The Future of Hepatitis C and Kidney Transplantation

This is Part 2 of a 2-part series on Hepatitis C and kidney transplantation. Part 1 reviewed the history of HCV, the era of IFN therapy, and the use of DAAs in patients with advanced CKD.

The Future

Now that we think we can reliably and safely treat HCV in kidney transplant recipients, the latest question that has come up is which patients should be offered access to HCV+ kidneys. Currently, there are about 500+ of these HCV+ kidneys that are discarded each year. However, with a growing opioid epidemic and increasing number of deaths due to drug overdose, the number of HCV+ donors is expected to increase in the next few years.

There is now the potential for offering HCV+ kidneys even to those without HCV. Goldberg et al recently published the results of the THINKER Trial, a pilot study where 10 patients who did not have HCV received HCV+ kidneys. Donor genotyping (completed in 5 hours) was performed during organ allocation and only genotype 1 donors were used (this is important as donor genotyping during allocation is not done in the real world setting). Patients underwent a 3-step counseling and informed consent process during recruitment. They enrolled 10 patients who had a long expected waiting time on the list and had no liver disease. All 10 patients enrolled in the study were viremic by post-op day 3. They were treated with elbasvir/grasoprevir with subsequent undetectable HCV RNA within 4 weeks of starting HCV therapy. All patients had sustained virologic response at 12 weeks (SVR-12). The median 6-month serum creatinine was 1.1 mg/dL (range 0.8-1.3 mg/dL). Of note, these patients were transplanted very quickly after activation on the waitlist (median time 58 days, range 11-130 days).

In another pilot study, EXPANDER-1, Durand et al enrolled 10 non-infected patients who received HCV+ kidneys; donor genotyping was not performed during allocation and instead occurred post-op. All 10 patients received elbasvir/grasoprevir, with the first dose given pre-transplantation. Sofosbuvir was added when genotypes 2 or 3 were identified in the donor. Similar results to THINKER were found, with all patients having undetectable HCV by treatment week 2 and so far, 6/6 patients have achieved SVR-12.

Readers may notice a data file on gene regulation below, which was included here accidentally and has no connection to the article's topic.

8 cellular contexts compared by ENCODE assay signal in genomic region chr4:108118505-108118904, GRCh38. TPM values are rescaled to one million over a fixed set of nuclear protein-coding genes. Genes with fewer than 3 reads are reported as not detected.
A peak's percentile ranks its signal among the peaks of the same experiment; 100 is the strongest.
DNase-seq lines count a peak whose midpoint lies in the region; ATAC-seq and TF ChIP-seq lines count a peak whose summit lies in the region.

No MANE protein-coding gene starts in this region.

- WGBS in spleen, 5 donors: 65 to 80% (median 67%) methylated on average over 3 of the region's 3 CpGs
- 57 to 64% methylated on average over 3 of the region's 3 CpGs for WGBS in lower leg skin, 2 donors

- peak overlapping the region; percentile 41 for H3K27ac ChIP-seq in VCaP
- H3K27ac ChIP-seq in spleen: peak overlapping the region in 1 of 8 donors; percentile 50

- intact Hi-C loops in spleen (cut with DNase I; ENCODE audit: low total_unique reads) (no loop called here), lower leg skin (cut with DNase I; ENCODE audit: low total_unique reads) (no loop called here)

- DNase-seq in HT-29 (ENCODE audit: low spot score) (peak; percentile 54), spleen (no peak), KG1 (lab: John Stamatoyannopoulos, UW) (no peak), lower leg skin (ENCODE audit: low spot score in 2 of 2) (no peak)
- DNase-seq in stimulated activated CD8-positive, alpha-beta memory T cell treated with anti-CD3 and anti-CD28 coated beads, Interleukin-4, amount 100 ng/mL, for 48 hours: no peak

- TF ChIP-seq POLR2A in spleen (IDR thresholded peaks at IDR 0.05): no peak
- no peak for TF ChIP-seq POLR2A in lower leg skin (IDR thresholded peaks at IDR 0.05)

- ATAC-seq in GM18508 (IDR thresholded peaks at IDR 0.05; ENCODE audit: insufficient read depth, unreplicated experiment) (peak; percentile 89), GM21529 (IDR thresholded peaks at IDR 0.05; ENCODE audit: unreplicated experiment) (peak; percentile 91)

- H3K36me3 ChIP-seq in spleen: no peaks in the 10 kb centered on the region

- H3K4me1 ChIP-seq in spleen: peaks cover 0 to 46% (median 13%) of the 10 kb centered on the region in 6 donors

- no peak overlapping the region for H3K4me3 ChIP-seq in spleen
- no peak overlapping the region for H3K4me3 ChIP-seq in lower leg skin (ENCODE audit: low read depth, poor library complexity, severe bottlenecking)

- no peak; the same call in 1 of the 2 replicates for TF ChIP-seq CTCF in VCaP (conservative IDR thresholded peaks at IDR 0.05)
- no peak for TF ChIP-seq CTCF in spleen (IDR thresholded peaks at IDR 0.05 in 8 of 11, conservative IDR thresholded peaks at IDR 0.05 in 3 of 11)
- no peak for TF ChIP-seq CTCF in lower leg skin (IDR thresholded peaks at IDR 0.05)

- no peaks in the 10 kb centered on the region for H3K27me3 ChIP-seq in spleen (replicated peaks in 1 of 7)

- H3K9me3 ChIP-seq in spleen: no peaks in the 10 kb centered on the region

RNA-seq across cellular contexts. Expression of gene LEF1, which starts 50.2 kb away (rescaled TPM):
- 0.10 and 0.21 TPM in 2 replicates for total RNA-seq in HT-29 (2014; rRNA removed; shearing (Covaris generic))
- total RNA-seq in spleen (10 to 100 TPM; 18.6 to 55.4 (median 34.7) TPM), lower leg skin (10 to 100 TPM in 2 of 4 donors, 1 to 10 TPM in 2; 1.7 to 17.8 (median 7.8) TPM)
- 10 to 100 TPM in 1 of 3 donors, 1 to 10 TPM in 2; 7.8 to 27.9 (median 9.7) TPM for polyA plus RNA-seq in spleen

Dr. Peter Reese and Dr. Kimberly Brown participated in a spirited debate during the ATC 2017 meeting in Chicago entitled “Using Hepatitis C Infected Donor Organ in the Era of Direct Acting Antivirals: Access for All or Only for Some?” Dr. Reese debated for the PRO side, pointing out that although there is some risk in accepting HCV+ kidneys, this must be weighed against the risk of the status quo, which is to remain on the waiting list. He described the informed consent and education process employed in the THINKER trial and shared that most patients were willing to accept a HCV+ kidney under certain scenarios of varying cure rates. He also emphasized the importance of risk mitigation by utilizing rapid genotying during donor allocation, use of KDPI <85% kidneys, and a back-up regimen of sofosbuvir and ribavirin. Dr. Brown debated for the CON side, arguing that if organ utilization is the goal, then the focus should be on utilizing HCV+ organs in HCV+ patients as this is currently not being maximized. She warned against assuming that all patients can be cured and also expressed concern about insurance companies dictating which drugs can be used post-transplantation (the cost of DAA therapy for 3 months is approximately >$80,000). Ultimately, both sides agreed that at this time we are not quite ready for HCV+ to HCV- transplantation outside of a clinical trial.

Conclusions

The emergence of DAA therapy to treat HCV has been one of the most exciting advancements in medicine in the last few years. The ability to cure HCV before and after kidney transplantation has enormous clinical implications for patients suffering from this disease. As we gain more experience in using DAA therapy in the kidney transplant population, we will likely be able to better define which patients would benefit the most from accepting a HCV+ kidney. Patient education and shared decision-making will remain important in helping patients navigate through a complex algorithm of weighing the risks versus benefits of delaying DAA treatment. Finally, it will be interesting to see if curing HCV will translate into an actual improvement in specific post-transplantation outcomes such as patient and graft survival.

– Post prepared by Beatrice Concepcion, AJKD Social Media Advisory Board member. Follow her @KidneyBea_n.

This is Part 2 of a 2-part series on Hepatitis C and kidney transplantation. Part 1 reviewed the history of HCV, the era of IFN therapy, and the use of DAAs in patients with advanced CKD.

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